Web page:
Students at an Iowa college [over t' pond in the US folks, where else] can forget the quintessential experience of pulling all-nighters at the library poring over stacks of books. For one thing, there's no library. For another, there are no books.
Instead of a library, the school has a resource center equipped with computer workstations that can access the Web, e-books and online journals. The resource center also houses several meeting tables, audio-visual materials and a few paper magazines -- but no books.
The school plans to be an entirely paper-free campus. Last year, about 75 telecommunications students participated in a pilot program to go paperless. Each student used a Compaq iPaq handheld to access e-textbooks, syllabi and class materials, and to take notes and exams.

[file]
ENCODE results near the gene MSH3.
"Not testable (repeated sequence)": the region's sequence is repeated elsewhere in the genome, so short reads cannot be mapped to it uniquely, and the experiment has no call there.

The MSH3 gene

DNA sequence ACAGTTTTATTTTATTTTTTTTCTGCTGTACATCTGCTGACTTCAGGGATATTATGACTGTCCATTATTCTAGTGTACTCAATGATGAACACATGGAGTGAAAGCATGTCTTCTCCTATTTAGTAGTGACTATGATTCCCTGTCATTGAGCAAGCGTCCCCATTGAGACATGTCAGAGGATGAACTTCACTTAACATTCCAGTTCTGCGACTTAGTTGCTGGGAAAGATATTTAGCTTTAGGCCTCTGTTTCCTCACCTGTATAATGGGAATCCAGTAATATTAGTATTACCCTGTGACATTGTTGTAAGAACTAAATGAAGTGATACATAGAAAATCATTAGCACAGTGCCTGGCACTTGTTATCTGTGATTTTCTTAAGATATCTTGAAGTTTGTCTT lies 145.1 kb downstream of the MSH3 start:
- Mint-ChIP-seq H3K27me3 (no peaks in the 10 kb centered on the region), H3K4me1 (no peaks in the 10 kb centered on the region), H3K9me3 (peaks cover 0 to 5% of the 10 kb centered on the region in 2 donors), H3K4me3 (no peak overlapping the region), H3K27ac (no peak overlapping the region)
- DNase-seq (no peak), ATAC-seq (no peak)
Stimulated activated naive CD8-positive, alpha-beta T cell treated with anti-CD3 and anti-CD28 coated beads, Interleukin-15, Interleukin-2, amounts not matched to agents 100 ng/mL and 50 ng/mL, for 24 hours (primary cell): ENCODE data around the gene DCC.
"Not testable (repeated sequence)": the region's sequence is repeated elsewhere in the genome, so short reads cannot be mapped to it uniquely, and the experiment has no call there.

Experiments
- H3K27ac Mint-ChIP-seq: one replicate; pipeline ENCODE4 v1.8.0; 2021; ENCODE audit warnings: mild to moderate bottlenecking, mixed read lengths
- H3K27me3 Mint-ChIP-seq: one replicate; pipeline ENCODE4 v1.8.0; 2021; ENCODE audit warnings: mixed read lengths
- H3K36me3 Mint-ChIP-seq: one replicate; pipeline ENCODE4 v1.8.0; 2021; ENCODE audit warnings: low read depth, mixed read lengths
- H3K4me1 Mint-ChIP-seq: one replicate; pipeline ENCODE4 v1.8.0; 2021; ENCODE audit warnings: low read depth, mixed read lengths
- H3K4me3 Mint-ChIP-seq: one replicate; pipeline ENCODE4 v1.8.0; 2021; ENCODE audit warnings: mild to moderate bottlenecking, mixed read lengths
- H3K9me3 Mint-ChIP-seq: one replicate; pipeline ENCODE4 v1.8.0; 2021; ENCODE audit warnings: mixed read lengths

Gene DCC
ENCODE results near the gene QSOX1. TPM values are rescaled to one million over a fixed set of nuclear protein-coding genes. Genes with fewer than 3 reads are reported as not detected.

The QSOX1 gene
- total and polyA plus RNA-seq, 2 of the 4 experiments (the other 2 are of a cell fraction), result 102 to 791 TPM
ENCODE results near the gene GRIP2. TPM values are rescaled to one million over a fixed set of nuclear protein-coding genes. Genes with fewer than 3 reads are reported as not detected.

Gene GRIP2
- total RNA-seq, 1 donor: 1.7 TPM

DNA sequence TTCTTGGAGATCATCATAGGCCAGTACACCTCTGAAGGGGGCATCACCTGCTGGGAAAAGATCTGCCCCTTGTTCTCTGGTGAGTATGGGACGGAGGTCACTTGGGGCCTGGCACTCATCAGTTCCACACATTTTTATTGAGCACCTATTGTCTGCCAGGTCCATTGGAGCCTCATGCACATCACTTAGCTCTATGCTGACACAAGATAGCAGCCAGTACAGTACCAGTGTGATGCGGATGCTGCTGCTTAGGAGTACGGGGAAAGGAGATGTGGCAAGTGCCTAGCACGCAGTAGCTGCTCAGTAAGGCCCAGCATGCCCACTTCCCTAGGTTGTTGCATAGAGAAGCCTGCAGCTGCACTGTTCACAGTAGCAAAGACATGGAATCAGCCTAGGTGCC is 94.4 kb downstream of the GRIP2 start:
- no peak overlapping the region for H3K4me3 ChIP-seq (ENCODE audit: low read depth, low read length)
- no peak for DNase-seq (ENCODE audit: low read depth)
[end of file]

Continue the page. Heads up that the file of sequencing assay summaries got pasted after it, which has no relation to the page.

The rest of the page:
This fall, the paperless program expands to include all technology courses and some business and liberal arts courses. All of the students concentrating in tech fields such as network administration and information technology are required to have their own handheld. Campus Dean Tony Paustian estimates that over half of the campus community will be totally paperless this fall.
"Hopefully within a year, we'll have the whole campus paperless," Paustian said.
The campus has its own wireless infrastructure. Faculty use smartboards, which work like giant touch screens for professors to jot notes. Students can download notes from the board to their handhelds.
Hmmm, I cut n pasted my way through several of my university assignments... heck I even d'led one from a US college site. This brings up whole new opportunities lol
News source: Wired News